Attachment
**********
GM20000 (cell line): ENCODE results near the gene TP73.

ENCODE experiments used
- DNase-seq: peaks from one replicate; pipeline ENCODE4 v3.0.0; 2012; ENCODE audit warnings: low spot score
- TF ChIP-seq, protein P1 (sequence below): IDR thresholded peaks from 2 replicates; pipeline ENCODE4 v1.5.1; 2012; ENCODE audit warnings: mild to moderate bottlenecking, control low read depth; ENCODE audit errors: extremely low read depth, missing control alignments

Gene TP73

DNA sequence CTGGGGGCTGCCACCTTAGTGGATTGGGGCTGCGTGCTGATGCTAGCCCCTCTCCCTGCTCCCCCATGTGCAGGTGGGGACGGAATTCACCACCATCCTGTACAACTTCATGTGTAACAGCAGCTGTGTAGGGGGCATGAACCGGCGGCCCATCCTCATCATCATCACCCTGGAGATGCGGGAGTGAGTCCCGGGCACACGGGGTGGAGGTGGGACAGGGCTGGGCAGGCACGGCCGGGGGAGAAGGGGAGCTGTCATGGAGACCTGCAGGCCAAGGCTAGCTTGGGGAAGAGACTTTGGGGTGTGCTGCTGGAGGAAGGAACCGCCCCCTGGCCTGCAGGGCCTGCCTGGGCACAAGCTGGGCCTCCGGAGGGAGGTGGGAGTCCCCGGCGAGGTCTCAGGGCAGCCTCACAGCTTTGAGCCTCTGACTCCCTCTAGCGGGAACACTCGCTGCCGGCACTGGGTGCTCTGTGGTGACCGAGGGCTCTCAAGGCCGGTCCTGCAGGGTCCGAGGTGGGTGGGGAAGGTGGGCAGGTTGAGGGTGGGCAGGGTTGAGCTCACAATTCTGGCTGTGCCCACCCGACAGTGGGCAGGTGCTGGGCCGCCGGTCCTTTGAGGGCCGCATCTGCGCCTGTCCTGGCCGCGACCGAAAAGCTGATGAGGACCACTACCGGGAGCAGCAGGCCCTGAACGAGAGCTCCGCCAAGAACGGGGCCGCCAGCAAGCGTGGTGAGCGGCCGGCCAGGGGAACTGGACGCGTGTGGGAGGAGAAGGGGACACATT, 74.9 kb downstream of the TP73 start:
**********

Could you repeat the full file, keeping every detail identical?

GM20000 (cell line): ENCODE results near the gene TP73.

ENCODE experiments used
- DNase-seq: peaks from one replicate; pipeline ENCODE4 v3.0.0; 2012; ENCODE audit warnings: low spot score
- TF ChIP-seq, protein P1 (sequence below): IDR thresholded peaks from 2 replicates; pipeline ENCODE4 v1.5.1; 2012; ENCODE audit warnings: mild to moderate bottlenecking, control low read depth; ENCODE audit errors: extremely low read depth, missing control alignments

Gene TP73

DNA sequence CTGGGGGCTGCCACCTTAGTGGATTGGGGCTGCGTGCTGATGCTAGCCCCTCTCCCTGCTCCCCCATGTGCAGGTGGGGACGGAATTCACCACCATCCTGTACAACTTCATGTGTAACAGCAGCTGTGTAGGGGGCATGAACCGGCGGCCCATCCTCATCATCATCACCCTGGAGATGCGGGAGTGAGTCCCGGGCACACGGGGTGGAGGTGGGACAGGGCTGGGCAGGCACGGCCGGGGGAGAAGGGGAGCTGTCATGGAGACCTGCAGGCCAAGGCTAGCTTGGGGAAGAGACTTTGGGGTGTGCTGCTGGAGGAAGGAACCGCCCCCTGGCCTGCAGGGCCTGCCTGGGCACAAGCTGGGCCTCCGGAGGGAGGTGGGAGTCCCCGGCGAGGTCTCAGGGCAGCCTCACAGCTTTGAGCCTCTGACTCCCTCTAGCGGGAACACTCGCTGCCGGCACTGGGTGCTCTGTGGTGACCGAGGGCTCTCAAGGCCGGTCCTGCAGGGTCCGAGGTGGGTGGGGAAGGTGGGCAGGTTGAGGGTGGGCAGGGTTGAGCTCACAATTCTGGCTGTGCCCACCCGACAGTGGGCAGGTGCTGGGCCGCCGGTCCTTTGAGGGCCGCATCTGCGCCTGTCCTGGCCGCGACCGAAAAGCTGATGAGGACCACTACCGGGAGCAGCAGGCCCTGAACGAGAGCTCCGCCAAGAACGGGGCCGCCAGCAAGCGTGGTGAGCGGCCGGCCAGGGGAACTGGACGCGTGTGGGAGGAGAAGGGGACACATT, 74.9 kb downstream of the TP73 start: